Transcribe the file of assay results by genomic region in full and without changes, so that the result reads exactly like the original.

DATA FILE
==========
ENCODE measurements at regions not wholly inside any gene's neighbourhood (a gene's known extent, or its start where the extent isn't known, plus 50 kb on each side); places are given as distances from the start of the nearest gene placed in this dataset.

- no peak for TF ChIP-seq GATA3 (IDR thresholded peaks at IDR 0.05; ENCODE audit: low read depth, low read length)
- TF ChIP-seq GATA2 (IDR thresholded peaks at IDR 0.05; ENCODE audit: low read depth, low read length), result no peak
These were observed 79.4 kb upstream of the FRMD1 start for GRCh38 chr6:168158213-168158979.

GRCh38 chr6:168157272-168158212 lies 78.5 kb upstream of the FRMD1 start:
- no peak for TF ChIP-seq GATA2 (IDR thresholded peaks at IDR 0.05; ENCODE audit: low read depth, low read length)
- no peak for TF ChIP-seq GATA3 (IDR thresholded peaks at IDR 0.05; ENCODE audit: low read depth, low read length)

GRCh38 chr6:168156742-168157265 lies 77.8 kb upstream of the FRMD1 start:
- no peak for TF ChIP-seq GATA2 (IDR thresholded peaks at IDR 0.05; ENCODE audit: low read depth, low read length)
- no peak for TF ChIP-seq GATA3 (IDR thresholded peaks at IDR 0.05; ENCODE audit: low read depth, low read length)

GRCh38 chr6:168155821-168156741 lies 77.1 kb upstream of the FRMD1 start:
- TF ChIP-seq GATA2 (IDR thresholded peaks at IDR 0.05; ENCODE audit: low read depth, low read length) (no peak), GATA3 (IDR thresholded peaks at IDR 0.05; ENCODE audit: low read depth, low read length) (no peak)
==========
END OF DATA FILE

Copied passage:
ENCODE measurements at regions not wholly inside any gene's neighbourhood (a gene's known extent, or its start where the extent isn't known, plus 50 kb on each side); places are given as distances from the start of the nearest gene placed in this dataset.

- no peak for TF ChIP-seq GATA3 (IDR thresholded peaks at IDR 0.05; ENCODE audit: low read depth, low read length)
- TF ChIP-seq GATA2 (IDR thresholded peaks at IDR 0.05; ENCODE audit: low read depth, low read length), result no peak
These were observed 79.4 kb upstream of the FRMD1 start for GRCh38 chr6:168158213-168158979.

GRCh38 chr6:168157272-168158212 lies 78.5 kb upstream of the FRMD1 start:
- no peak for TF ChIP-seq GATA2 (IDR thresholded peaks at IDR 0.05; ENCODE audit: low read depth, low read length)
- no peak for TF ChIP-seq GATA3 (IDR thresholded peaks at IDR 0.05; ENCODE audit: low read depth, low read length)

GRCh38 chr6:168156742-168157265 lies 77.8 kb upstream of the FRMD1 start:
- no peak for TF ChIP-seq GATA2 (IDR thresholded peaks at IDR 0.05; ENCODE audit: low read depth, low read length)
- no peak for TF ChIP-seq GATA3 (IDR thresholded peaks at IDR 0.05; ENCODE audit: low read depth, low read length)

GRCh38 chr6:168155821-168156741 lies 77.1 kb upstream of the FRMD1 start:
- TF ChIP-seq GATA2 (IDR thresholded peaks at IDR 0.05; ENCODE audit: low read depth, low read length) (no peak), GATA3 (IDR thresholded peaks at IDR 0.05; ENCODE audit: low read depth, low read length) (no peak)